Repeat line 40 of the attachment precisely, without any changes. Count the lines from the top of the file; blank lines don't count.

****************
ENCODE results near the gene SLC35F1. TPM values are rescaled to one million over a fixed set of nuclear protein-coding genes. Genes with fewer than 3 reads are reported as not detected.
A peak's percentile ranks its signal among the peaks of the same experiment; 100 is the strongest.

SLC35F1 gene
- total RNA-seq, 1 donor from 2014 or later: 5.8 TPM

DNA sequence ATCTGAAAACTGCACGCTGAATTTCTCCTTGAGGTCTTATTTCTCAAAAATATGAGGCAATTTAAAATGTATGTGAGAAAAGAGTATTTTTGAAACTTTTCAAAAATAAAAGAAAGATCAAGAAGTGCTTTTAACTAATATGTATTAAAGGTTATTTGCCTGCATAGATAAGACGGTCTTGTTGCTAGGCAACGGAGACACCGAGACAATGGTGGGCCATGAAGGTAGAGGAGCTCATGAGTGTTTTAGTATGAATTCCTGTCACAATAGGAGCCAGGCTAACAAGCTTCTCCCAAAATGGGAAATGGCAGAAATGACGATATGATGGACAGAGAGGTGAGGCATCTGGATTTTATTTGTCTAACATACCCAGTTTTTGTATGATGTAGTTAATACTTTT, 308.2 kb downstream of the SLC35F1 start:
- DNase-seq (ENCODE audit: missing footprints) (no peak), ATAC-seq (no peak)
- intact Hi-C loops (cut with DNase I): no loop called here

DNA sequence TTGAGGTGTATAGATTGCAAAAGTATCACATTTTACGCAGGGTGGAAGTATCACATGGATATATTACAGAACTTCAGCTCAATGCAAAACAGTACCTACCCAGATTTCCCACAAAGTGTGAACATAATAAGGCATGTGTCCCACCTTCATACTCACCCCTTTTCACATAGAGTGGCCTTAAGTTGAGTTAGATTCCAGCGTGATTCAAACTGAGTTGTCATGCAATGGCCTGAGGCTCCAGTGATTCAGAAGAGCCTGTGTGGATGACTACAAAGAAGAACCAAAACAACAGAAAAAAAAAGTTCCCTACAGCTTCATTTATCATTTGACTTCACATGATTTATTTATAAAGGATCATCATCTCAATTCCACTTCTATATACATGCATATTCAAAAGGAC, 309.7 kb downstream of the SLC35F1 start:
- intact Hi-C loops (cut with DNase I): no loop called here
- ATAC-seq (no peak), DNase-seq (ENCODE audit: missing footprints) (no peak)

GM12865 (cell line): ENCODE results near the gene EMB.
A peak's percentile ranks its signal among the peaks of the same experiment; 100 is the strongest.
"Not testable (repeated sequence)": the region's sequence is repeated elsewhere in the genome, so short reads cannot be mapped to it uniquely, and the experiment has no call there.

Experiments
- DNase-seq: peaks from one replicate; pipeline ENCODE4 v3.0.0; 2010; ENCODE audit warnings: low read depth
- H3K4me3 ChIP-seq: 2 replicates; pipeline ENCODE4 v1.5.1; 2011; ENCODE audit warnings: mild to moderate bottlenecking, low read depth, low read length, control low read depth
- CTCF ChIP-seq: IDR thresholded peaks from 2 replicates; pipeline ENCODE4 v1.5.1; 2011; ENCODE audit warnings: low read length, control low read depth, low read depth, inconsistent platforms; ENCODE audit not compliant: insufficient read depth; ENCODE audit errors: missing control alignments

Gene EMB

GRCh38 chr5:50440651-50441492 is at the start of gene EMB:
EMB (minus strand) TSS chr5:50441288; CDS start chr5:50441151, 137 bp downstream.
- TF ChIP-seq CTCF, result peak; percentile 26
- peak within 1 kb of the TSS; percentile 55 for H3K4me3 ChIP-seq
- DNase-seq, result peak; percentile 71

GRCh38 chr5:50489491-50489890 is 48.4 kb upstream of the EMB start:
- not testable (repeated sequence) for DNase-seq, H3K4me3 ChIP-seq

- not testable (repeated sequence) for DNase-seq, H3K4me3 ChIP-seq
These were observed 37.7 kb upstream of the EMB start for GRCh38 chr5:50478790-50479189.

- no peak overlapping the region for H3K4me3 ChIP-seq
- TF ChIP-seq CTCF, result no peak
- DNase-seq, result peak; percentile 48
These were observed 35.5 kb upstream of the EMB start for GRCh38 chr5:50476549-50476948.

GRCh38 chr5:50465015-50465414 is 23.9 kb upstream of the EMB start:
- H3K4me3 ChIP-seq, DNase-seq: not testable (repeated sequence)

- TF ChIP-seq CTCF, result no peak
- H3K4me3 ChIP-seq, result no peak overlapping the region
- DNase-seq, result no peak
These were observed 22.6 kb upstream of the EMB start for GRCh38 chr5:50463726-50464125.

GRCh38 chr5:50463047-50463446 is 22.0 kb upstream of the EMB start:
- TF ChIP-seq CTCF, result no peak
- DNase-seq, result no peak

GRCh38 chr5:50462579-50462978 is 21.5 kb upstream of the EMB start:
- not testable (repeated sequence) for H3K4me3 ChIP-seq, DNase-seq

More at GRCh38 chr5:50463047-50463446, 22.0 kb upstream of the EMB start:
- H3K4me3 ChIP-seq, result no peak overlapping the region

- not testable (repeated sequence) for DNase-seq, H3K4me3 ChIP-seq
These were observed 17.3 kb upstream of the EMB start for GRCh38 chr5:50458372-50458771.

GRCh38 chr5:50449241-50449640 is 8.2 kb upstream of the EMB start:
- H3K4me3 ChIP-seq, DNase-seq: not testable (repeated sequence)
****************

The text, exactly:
- DNase-seq, result no peak